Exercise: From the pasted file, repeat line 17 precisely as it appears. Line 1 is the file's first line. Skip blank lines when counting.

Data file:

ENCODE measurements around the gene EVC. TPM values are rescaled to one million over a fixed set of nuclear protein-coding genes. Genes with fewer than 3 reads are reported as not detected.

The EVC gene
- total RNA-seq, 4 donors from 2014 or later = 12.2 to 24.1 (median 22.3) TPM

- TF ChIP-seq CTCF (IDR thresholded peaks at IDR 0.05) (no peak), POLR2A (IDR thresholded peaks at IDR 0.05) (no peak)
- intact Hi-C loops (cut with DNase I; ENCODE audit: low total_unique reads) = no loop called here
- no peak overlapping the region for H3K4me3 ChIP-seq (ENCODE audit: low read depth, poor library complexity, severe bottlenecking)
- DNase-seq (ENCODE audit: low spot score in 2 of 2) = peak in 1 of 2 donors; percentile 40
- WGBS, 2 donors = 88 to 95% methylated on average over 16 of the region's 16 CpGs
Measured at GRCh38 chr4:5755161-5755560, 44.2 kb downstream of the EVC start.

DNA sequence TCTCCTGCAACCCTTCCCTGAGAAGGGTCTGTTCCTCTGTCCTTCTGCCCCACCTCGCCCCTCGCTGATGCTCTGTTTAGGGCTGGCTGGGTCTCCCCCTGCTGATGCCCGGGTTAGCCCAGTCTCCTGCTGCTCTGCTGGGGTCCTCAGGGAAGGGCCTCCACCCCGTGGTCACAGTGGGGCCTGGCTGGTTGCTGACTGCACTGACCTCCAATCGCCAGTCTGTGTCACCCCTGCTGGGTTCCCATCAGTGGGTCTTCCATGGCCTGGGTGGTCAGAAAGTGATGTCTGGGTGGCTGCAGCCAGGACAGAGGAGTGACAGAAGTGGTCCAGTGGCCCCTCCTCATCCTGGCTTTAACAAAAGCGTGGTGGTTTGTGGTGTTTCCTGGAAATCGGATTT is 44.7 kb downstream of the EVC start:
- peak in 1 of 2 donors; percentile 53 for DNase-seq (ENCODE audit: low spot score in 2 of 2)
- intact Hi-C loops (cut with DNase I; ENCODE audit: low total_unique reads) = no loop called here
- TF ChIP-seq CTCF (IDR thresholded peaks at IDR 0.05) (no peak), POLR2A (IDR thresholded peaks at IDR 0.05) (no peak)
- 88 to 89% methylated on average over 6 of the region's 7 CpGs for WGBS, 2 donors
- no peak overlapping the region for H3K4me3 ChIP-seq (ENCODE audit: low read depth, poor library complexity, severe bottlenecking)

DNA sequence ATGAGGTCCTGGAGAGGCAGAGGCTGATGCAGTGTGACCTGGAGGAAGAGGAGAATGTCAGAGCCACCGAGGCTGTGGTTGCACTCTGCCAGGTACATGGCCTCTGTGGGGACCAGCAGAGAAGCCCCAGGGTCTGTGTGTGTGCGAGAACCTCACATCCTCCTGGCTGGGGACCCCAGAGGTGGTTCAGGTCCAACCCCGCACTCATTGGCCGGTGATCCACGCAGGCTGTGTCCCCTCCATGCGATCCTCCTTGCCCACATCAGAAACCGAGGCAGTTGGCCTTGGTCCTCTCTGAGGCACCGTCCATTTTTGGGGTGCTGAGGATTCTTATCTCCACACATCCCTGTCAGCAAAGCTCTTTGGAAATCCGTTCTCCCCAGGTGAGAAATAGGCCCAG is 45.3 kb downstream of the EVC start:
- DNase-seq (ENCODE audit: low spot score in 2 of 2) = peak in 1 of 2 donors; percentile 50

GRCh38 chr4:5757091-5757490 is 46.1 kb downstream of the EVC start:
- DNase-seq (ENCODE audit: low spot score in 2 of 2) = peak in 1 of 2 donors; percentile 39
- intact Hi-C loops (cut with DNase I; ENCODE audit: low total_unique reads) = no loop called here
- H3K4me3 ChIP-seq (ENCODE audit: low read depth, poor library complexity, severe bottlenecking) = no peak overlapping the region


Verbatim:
- DNase-seq (ENCODE audit: low spot score in 2 of 2) = peak in 1 of 2 donors; percentile 50